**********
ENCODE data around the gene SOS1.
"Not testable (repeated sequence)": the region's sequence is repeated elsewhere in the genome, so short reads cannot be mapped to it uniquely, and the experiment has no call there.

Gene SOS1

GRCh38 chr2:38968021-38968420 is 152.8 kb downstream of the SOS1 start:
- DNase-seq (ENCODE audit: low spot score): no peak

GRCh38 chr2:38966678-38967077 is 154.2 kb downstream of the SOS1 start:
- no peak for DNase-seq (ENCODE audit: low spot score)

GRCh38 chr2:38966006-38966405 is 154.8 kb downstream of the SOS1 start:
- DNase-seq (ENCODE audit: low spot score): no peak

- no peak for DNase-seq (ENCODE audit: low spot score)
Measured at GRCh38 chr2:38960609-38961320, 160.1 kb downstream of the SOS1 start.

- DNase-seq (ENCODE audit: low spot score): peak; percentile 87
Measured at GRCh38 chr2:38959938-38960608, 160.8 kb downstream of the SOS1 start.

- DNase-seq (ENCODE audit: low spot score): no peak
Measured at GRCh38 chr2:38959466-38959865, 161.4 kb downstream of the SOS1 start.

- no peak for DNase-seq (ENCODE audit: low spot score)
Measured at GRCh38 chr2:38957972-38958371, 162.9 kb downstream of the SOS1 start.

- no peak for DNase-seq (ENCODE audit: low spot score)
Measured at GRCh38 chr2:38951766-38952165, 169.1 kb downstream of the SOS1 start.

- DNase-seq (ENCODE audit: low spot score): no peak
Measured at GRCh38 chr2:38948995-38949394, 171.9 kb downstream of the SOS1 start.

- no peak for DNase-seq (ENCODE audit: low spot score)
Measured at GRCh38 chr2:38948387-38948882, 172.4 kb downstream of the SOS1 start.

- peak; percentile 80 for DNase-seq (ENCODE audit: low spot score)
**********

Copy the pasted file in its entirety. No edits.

ENCODE data around the gene SOS1.
"Not testable (repeated sequence)": the region's sequence is repeated elsewhere in the genome, so short reads cannot be mapped to it uniquely, and the experiment has no call there.

Gene SOS1

GRCh38 chr2:38968021-38968420 is 152.8 kb downstream of the SOS1 start:
- DNase-seq (ENCODE audit: low spot score): no peak

GRCh38 chr2:38966678-38967077 is 154.2 kb downstream of the SOS1 start:
- no peak for DNase-seq (ENCODE audit: low spot score)

GRCh38 chr2:38966006-38966405 is 154.8 kb downstream of the SOS1 start:
- DNase-seq (ENCODE audit: low spot score): no peak

- no peak for DNase-seq (ENCODE audit: low spot score)
Measured at GRCh38 chr2:38960609-38961320, 160.1 kb downstream of the SOS1 start.

- DNase-seq (ENCODE audit: low spot score): peak; percentile 87
Measured at GRCh38 chr2:38959938-38960608, 160.8 kb downstream of the SOS1 start.

- DNase-seq (ENCODE audit: low spot score): no peak
Measured at GRCh38 chr2:38959466-38959865, 161.4 kb downstream of the SOS1 start.

- no peak for DNase-seq (ENCODE audit: low spot score)
Measured at GRCh38 chr2:38957972-38958371, 162.9 kb downstream of the SOS1 start.

- no peak for DNase-seq (ENCODE audit: low spot score)
Measured at GRCh38 chr2:38951766-38952165, 169.1 kb downstream of the SOS1 start.

- DNase-seq (ENCODE audit: low spot score): no peak
Measured at GRCh38 chr2:38948995-38949394, 171.9 kb downstream of the SOS1 start.

- no peak for DNase-seq (ENCODE audit: low spot score)
Measured at GRCh38 chr2:38948387-38948882, 172.4 kb downstream of the SOS1 start.

- peak; percentile 80 for DNase-seq (ENCODE audit: low spot score)